African art > Head rest > Luba headrest
Luba Shankadi headrest (N° 20195)
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The Luba are renowned for their statuary and in particular their neckrests and stools made of a caryatid figure. The female effigy symbolizing Luba royalty, here holding a ceremonial calabash, has a cascading shankadi hairstyle. Neck rests were also used to support the heads of the deceased, and sometimes, according to Albert Maesen, buried in their place. Satin patina.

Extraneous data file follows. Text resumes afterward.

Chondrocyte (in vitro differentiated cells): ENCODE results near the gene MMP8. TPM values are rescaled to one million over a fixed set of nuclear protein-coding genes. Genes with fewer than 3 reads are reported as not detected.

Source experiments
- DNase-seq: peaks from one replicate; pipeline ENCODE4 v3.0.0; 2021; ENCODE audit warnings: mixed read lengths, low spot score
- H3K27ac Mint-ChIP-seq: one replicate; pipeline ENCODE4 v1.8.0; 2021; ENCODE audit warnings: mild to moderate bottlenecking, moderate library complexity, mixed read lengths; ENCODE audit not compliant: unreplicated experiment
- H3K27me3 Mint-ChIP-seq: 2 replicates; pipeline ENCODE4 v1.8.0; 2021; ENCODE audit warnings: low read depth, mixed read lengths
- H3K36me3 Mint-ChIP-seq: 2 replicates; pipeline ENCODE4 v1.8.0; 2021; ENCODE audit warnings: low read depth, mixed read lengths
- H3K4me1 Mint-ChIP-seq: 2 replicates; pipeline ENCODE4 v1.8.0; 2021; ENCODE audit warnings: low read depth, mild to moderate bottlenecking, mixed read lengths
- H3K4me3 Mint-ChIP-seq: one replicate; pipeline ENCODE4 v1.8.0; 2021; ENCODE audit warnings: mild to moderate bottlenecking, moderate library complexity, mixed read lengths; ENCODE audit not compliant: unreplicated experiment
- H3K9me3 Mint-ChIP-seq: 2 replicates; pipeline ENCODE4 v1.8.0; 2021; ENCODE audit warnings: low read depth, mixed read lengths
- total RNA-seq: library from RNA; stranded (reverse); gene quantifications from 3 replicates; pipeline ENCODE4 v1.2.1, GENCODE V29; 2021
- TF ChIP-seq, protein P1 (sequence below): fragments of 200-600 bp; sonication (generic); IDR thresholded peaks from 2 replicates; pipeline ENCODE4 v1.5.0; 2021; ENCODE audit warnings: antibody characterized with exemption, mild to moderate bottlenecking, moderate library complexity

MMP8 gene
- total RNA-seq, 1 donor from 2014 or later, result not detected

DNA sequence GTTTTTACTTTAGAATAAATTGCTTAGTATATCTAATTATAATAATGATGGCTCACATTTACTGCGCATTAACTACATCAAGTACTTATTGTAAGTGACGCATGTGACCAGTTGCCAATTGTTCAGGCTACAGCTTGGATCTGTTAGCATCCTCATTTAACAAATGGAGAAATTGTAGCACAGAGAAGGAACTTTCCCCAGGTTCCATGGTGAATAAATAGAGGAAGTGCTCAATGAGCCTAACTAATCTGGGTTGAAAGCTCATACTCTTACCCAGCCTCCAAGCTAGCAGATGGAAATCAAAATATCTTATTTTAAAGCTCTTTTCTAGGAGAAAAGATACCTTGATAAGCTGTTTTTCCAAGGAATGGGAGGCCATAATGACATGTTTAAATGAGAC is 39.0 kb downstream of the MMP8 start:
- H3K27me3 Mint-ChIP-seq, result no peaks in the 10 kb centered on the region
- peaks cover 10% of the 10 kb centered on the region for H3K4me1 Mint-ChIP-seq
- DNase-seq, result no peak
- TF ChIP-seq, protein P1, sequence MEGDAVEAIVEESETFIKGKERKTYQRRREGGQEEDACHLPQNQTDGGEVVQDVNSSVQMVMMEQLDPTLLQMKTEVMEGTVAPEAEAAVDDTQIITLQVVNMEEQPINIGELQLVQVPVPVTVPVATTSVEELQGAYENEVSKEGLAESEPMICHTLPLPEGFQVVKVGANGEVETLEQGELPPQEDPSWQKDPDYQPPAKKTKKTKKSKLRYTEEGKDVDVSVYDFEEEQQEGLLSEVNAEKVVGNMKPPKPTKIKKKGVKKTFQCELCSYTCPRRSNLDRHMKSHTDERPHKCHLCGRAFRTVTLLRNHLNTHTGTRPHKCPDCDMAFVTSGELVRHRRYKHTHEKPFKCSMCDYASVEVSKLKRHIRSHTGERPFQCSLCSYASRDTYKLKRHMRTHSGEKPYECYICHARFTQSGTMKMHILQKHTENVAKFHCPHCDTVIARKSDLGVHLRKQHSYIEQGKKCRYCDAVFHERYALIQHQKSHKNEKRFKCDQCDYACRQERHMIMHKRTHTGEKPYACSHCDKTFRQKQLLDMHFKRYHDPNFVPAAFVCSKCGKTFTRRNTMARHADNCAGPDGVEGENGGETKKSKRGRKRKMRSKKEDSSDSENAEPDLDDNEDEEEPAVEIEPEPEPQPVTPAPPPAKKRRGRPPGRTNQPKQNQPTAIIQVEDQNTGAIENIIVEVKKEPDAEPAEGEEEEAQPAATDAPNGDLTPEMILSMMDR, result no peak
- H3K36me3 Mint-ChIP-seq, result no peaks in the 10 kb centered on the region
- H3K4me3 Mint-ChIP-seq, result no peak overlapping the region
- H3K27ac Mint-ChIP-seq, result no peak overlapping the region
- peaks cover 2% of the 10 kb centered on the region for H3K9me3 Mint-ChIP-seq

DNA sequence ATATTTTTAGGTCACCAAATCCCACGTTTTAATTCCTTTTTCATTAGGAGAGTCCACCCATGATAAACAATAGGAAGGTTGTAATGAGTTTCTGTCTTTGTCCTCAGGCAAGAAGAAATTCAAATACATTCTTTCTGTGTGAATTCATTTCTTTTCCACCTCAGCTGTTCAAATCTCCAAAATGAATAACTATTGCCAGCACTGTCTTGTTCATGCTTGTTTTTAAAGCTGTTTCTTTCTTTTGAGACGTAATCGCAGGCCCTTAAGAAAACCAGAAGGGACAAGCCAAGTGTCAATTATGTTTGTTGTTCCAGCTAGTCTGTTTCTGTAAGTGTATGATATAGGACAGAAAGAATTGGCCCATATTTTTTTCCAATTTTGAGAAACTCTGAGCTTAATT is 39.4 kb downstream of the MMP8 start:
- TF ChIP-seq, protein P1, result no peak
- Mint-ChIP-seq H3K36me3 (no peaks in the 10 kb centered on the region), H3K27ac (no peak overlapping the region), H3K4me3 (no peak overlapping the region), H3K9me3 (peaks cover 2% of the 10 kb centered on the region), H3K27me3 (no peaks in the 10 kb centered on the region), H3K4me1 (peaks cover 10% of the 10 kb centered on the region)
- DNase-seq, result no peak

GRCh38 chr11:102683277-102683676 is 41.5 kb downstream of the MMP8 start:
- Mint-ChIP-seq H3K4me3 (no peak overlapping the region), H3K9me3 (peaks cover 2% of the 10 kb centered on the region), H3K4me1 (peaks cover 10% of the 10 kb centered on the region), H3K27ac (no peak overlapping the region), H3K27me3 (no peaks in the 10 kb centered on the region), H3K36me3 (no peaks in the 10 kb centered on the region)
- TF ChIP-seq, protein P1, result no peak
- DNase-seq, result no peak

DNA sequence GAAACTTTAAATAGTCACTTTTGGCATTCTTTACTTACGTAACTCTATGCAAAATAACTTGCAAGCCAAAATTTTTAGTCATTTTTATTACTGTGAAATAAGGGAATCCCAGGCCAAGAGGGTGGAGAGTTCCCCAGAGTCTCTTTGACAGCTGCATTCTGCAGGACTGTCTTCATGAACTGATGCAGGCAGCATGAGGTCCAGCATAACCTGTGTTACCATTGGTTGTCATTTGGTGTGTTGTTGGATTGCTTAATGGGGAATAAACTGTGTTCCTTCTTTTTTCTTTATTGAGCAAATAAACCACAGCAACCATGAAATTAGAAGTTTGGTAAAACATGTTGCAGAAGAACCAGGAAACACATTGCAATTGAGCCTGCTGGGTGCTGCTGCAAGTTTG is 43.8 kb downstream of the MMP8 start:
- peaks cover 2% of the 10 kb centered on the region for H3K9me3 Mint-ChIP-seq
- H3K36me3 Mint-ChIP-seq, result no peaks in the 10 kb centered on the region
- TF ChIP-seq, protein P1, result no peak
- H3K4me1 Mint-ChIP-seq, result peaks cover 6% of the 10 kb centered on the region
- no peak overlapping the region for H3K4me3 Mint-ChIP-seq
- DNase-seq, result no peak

The Luba (Baluba in Tchiluba) are a people of Central Africa. Their cradle is Katanga, more precisely the region of the Lubu River, hence the name (Baluba, which means "the Lubas"). They were born from a secession of the Songhoy ethnic group, under the leadership of Ilunga Kalala, who had the old king Kongolo, who has since been venerated in the form of a python, die. In the sixteenth century they created a state, organized in decentralized chieftaincies, which extended from the Kasai River to Lake Tanganyika. The chieftaincies cover a small territory with no real borders, and include no more than three villages.
Source : "Luba" F. Neyt
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|Country||rdc ex zaire|
|Estimated dating||2ème halfxx°|
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